What is the point of Labor Day? I simultaneously posed this question to both Google and anyone within earshot at the office yesterday and got back numerous responses; ranging from "the last day of summer," to "a celebration of the American worker" and "a day to spend time with family before school starts again." While the internet delivered an in-depth history of American labor unions, the office conversation drifted into family traditions of barbeques, sporting events, camping, beach days and more. And while no one could agree on the best way to spend the unofficial end of summer, everyone brought up the same final point—"isn't it the last day you're supposed to wear white pants?"
And that's true. Traditionally, Labor Day is the last day it is considered fashionable to wear white pants and seersucker suits. While seersucker is a more forgiving material, white, regardless of the fabric, is not. So with that in mind, I present to you a list of ways to safely celebrate this Labor Day weekend and preserve your cherished white trousers so they may rise again next Memorial Day.
I present to you a list of ways to safely celebrate this Labor Day weekend and preserve your cherished white trousers so they may rise again next Memorial Day.
When most people hear the words "white pants" the first thing that comes to mind is stains, and on Labor Day that means barbeque sauce. Many people may think that putting on an apron and keeping a reasonable distance while their brother-in-law enthusiastically bastes his chicken wings is enough, but here are a few other points to keep in mind:
- Properly clean the grill of grease and keep a fire extinguisher nearby. A simple stain offers some hope of redemption, but a burnt pair of slacks is never coming back.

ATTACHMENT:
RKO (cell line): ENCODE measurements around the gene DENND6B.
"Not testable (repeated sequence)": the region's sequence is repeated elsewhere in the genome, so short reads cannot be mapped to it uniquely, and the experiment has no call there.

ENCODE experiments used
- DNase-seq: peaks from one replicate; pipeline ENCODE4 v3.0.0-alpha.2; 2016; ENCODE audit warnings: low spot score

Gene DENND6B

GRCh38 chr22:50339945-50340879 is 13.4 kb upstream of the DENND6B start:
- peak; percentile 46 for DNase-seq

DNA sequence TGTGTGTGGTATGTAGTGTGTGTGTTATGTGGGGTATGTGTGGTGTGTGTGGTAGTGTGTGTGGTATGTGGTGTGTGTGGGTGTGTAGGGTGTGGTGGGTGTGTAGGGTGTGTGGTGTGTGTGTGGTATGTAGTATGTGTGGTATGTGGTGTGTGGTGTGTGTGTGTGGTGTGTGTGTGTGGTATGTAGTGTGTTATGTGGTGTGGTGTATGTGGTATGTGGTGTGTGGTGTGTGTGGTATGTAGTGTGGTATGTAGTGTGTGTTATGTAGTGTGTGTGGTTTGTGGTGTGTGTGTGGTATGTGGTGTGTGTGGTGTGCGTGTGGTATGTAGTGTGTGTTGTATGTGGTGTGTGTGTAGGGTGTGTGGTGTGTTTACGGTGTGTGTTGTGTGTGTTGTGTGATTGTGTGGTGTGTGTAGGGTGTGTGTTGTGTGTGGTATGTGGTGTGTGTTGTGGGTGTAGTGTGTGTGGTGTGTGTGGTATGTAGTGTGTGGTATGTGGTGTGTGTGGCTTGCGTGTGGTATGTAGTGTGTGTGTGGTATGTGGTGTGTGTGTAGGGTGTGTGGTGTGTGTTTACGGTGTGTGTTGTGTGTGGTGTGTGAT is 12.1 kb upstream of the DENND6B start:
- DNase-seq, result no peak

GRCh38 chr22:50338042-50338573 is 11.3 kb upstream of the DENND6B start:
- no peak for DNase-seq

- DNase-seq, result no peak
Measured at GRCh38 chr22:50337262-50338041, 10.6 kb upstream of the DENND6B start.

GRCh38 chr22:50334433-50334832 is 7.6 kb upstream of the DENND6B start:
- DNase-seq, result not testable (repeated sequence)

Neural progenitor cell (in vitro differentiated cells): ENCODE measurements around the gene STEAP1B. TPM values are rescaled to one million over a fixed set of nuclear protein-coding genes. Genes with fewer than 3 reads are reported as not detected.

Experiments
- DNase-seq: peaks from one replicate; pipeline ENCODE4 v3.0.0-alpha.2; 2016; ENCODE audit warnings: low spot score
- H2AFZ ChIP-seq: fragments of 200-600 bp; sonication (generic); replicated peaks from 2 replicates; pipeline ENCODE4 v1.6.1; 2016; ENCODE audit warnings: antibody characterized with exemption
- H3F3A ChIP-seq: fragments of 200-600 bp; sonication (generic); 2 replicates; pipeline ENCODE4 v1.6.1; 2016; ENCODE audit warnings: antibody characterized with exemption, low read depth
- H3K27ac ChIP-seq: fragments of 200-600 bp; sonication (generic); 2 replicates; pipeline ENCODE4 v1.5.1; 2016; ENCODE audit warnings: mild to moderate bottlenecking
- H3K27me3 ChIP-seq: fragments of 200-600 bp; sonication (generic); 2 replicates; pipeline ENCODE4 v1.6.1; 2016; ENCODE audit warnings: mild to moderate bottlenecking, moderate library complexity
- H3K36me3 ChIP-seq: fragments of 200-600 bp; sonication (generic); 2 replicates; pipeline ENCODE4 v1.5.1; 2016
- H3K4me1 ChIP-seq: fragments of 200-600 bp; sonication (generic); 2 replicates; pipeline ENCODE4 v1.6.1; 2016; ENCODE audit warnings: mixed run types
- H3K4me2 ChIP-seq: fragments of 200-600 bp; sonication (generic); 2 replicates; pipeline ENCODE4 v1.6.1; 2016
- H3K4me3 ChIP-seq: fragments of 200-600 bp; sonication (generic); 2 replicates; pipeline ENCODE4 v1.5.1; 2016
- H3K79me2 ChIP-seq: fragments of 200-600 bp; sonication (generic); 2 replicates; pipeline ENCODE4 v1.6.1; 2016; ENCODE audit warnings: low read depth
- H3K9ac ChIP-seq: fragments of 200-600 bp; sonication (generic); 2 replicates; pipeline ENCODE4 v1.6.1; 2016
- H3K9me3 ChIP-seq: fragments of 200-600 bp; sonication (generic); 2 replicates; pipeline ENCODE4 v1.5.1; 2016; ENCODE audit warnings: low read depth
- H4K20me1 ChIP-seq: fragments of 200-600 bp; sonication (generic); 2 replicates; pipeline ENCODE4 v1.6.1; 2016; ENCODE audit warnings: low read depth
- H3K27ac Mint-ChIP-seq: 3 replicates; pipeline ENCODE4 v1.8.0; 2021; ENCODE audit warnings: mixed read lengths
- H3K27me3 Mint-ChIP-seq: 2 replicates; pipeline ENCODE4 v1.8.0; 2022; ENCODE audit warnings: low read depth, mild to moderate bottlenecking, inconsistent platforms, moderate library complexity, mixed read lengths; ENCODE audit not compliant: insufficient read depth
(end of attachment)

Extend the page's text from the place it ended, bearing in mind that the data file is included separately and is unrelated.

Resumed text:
- Keep cold food cold, hot food hot and check the temperature of all cooked meat. Scrubbing a dab of sauce out is one thing, but getting someone sick and having to scrub out something else, is, well, something else entirely. You can find proper food temperatures and other food handling tips on the USDA's website.
- Check your equipment. If you're using a gas grill, look over the lines and make sure the tank is properly connected. If charcoal is your thing—go easy on the lighter fluid. Again, burns are permanent.
Road Trip Safety
Keeping your britches fresh on the road can be tricky, but with these few tips your weekend should be clean and clear.
- Get your vehicle tuned-up before you leave. Let's face it, if you have to change a tire or get under the hood of your car, your newly pressed seersucker slacks are not going to live to survive the next season.
- Plan for the unexpected. Keep an emergency box in the trunk filled with water, blankets, jumper cables, tools, flares, a first-aid kit and whatever you think may come in handy (such as a spot clean pen).
- Pack accordingly. Just like that second (or third) s'more put a strain on your belt, over-packing your car can make it difficult to maneuver your vehicle. Pack heavy things low and remember to secure anything stored in an open cargo area.
Driving Drunk is Never in Style
Regardless of whether or not you follow the "no white after Labor Day" rule or even know what seersucker is, impaired driving is never an option. The National Safety Council estimates that approximately 400 people die in traffic accidents each year over Labor Day weekend, and in 2010, 22% of all automobile accidents were attributed to intoxicated drivers.
- Don't drink and drive. You've planned everything else about your weekend; your dish to pass, the friends you're going with, even your outfit—plan a safe way home too. Whether it's a sober friend or a local taxi service, nothing goes better with a smart suit than a chauffeured ride home.
- Keep your focus on the road. You'll have plenty of time when you get there to show off your outfit or to pick at whatever it is that got spilled on your ivory chinos, in the car keep your hands on the wheel and your eyes forward.
- Drive defensively. Just like your friends will be more than willing to call you out if you try and sneak your favorite pair of summertime slacks to a late-September garden party, you should be on the lookout for the erratic behavior of other drivers. And don't hesitate to report a driver you suspect is drunk.
Finally, if you see someone about to drive drunk, take their keys and help them to get home safely. Because just as you want your lucky pair of white pants or fitted seersucker jacket to be there next spring, you're going to want your friends to be there even more.
Have a fun and safe weekend!
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